Perkin Reaction

Topics: Benzene, Proton, Acetic acid Pages: 4 (1264 words) Published: February 6, 2013
2013, Volume 1, Issue 1
A Perkin Reaction: Synthesis of (E)- and (Z)-Phenylcinnamic acids Thusanth Jogarajah, Dr. Lana Mikhaylichenko *
Department of Physical and Environmental Sciences, University of Toronto Scarborough, 1265 Military Trial, Scarborough, ON, M1C 1A4
Received: February 6, 2013; E-mail

Abstract – Add text here

The name of this reaction is called the Perkin’s reaction. The reaction was first used by William Perkin to create phenylcinnamic acids (Johnson). It is very similar to the aldol condensation which is followed by elimination. In this reaction E and Z isomers of phenylcinnamic acid are created using benzaldehyde and acetic anhydride. The intermediate product is acetic phenyl acetic anhydride. Benzaldehyde is an aromatic compound that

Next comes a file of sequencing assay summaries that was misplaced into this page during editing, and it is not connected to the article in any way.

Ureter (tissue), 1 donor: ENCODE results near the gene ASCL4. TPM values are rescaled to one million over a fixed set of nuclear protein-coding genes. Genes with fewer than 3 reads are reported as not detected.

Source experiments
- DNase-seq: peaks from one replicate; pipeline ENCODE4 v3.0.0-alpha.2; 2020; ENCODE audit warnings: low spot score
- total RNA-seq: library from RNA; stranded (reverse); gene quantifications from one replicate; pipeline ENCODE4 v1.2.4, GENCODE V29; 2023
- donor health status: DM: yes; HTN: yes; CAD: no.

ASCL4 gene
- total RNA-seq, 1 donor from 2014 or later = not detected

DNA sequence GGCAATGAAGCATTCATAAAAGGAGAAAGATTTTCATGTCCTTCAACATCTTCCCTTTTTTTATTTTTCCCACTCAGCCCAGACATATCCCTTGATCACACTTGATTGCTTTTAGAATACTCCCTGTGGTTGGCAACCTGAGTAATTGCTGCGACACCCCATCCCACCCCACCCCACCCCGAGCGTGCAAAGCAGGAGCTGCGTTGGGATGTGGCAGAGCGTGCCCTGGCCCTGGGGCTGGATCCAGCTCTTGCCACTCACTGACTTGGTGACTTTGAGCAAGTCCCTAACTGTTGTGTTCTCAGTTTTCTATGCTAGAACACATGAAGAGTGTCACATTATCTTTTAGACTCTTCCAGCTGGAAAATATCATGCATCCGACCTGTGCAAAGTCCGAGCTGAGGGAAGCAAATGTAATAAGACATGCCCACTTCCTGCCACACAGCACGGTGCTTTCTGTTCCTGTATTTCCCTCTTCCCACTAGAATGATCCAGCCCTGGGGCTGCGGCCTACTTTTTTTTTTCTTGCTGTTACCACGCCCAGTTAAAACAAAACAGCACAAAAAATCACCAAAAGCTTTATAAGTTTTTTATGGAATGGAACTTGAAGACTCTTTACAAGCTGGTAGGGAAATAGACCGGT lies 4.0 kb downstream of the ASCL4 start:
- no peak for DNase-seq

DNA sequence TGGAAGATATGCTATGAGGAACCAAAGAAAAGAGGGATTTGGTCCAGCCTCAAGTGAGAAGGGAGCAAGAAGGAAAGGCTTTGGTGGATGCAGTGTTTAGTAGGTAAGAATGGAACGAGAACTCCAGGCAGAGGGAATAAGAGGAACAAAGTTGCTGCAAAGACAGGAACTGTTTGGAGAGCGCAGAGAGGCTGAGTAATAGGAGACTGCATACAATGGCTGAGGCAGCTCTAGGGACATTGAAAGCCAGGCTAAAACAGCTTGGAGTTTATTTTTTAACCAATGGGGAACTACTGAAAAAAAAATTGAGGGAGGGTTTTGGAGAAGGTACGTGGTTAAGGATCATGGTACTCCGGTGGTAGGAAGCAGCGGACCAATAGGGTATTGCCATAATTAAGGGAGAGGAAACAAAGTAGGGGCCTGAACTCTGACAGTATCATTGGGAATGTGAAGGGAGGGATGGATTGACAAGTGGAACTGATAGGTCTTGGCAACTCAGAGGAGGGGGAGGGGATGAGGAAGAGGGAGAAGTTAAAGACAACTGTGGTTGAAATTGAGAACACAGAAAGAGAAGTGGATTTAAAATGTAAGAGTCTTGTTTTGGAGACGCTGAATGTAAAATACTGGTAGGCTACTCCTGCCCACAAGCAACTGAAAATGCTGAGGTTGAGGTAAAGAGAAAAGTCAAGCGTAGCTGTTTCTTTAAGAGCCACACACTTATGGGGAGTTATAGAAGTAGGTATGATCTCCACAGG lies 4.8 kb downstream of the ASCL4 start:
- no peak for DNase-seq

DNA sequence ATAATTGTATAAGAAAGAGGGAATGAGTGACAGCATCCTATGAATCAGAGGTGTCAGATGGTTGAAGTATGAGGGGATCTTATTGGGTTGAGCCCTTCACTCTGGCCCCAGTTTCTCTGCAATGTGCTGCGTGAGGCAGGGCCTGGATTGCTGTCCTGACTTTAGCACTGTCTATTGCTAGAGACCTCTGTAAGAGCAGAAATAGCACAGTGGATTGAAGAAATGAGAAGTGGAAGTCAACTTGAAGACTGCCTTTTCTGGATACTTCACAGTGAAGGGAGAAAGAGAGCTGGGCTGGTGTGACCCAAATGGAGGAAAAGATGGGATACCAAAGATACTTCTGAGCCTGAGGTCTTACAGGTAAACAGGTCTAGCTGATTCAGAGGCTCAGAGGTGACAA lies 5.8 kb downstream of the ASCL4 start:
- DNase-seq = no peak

The reaction involves the use of benzaldehyde with acetic anhydride which gave the phenylacetic acid which would be used with in the farther steps of the reaction to produce the E and Z phenylcinnamic acid. The mechanism for this reaction can be seen in figure 1. Table 1 includes all spectroscopic values for both E and Z isomers of phenylcinnamic acid. The IRs for both E and Z can be seen in figure 2 and 3. The NMR can be seen in figure 4 and 5, while the mass spec can be seen in figure 6. According to the experimental IR spectroscopy for the E isomer of phenylcinnamic acid the peaks of the wavenumber were at 2952, 2518 1672 and 1426 cm-1. The peak at 2952 presents the double bond CH stretch for the alkene carbon. The peak at 2518 presents the carboxylic acid –OH peak. The peak at 1672 could present the carbonyl group. The aromatic ring peaks are around 1600 and 1426-1492. Different values could be seen for the z isomer. The wavenumbers for the IR spectroscopy are 3412, 3247, 1687 and 1552 cm. The value at 3412 presents the carboxylic acid –OH peak. The peak at 3247 presents the –CH that is part of...
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